Consequently, compared to the Soviet Army, NATO nations prioritised quality over quantity. They prioritised enhancing their tanks’ effective firing range, accuracy, and mobility. This was crucial regarding the tanks’ ability to manoeuvre around obstacles on the battlefield. To enhance the accuracy of NATO tanks, more electronic equipment was typically installed within the turrets. They had to install more potent tank engines to increase mobility and power these electrical devices. This also made it easier for them to move around. Consequently, the turrets and power batteries of NATO tanks during the same period were frequently larger than their Soviet counterparts. As a result, the overall dimensions of NATO tanks were larger than those of Soviet tanks.
In contrast, to conduct large-scale deep manoeuvre warfare on the flat plains of Europe, a typical “offensive side” mentality, Soviet tank designers focused on reducing the frontal profile of their tanks. This was done to optimise their ability to hide from enemy fire. As a direct result of this compromise, the capacity of Soviet tanks relative to NATO tanks was necessarily reduced. The size disparity between the two types of tanks is rooted in the fact that warfare’s offensive and defensive sides assign tanks different functional duties.
During the Ukraine conflict, and particularly during the Ukrainian military’s recent counter-offensives offensives, the Russian military has adopted a more defensive posture. In contrast, the Ukrainian military has taken the initiative to launch attacks against Russian positions. This has been the situation during the most recent major offensives conducted by the Ukrainian military. Consequently, these NATO tanks, initially designed for defensive and counterattack purposes, have been used promptly in offensive operations. In offensive operations requiring close-quarters combat with the enemy, it is difficult for NATO tanks to fully exploit their advantages in longer effective firing ranges and high accuracy, and their “tall and wide” frontal profile increases the likelihood of being hit at close range. This makes it difficult for NATO tanks to fully exploit their advantages in longer effective firing ranges and high accuracy.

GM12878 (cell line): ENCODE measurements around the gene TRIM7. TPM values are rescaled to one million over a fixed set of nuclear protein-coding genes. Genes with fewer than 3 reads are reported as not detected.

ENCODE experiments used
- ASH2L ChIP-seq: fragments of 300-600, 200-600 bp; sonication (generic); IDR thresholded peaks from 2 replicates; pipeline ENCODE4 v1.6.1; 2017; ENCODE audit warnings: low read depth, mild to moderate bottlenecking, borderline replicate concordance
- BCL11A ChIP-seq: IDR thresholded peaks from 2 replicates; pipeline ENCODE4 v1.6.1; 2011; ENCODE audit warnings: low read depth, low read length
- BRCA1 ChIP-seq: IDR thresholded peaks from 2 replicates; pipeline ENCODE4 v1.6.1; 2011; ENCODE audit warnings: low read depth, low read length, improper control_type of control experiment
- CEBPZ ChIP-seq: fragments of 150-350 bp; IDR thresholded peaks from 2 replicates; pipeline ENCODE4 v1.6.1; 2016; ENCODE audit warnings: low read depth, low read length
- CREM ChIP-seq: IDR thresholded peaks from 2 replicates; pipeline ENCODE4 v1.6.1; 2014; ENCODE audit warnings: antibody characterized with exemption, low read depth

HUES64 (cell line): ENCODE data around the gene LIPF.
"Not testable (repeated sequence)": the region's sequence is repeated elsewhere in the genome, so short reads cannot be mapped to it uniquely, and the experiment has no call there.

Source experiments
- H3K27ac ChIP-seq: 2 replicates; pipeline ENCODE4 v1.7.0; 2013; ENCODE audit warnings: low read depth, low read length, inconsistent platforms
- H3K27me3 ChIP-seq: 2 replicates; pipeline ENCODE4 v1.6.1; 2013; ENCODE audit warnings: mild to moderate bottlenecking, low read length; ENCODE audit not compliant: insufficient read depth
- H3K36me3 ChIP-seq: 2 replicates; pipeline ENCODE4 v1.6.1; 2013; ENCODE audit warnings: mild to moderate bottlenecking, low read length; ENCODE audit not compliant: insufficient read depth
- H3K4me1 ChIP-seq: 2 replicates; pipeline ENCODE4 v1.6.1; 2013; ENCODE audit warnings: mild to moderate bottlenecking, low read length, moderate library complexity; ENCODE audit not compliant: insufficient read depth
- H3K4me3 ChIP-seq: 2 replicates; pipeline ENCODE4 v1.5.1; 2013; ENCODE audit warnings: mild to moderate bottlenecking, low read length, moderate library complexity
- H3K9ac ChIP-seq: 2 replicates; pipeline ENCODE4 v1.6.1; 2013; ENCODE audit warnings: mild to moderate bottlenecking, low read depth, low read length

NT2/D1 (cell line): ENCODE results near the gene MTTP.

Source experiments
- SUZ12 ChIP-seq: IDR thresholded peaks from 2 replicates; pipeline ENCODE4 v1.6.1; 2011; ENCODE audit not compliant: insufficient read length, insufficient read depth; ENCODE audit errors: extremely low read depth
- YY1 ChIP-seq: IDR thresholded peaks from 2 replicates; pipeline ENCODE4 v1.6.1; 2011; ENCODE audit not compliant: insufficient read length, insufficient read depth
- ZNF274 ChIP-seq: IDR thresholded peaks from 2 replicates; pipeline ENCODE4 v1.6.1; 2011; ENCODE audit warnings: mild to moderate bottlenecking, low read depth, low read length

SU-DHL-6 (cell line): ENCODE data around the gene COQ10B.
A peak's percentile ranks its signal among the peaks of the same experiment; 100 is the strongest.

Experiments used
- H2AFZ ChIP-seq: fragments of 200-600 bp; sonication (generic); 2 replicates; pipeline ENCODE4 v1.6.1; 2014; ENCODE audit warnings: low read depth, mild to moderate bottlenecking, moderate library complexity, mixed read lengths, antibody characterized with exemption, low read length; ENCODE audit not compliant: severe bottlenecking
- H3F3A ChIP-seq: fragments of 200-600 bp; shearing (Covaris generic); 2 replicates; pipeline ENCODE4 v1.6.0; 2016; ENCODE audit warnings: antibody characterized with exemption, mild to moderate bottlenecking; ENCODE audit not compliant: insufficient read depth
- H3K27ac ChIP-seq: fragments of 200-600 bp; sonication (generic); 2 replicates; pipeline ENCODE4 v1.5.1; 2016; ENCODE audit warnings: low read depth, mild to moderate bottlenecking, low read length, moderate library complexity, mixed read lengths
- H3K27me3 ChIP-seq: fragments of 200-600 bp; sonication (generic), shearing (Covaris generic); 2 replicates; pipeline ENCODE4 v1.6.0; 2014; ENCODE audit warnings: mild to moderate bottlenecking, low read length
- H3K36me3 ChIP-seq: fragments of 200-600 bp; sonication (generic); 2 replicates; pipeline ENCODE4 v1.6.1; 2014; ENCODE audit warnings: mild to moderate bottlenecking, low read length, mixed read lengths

This demonstrates the importance of tailoring military equipment to the specific nature of a battle and the operational needs on the field, as well as the fact that the tactical context in which a tank is deployed can significantly impact the tank’s performance. In addition, this demonstrates that the terrain on which a tank operates can significantly impact its efficacy.
It is possible that NATO-built tanks were never designed to be adapted to the terrain and operational requirements of the current Russian-Ukrainian conflict. It is usual for military vehicles and other equipment to struggle and not perform to their full potential if they were not intended to meet the specific tactical requirements of a given conflict. Military doctrine, topography, and the nature of the conflict can all significantly reduce the efficacy of even the most technologically superior tanks. The military must employ adaptable and flexible equipment when faced with such obstacles.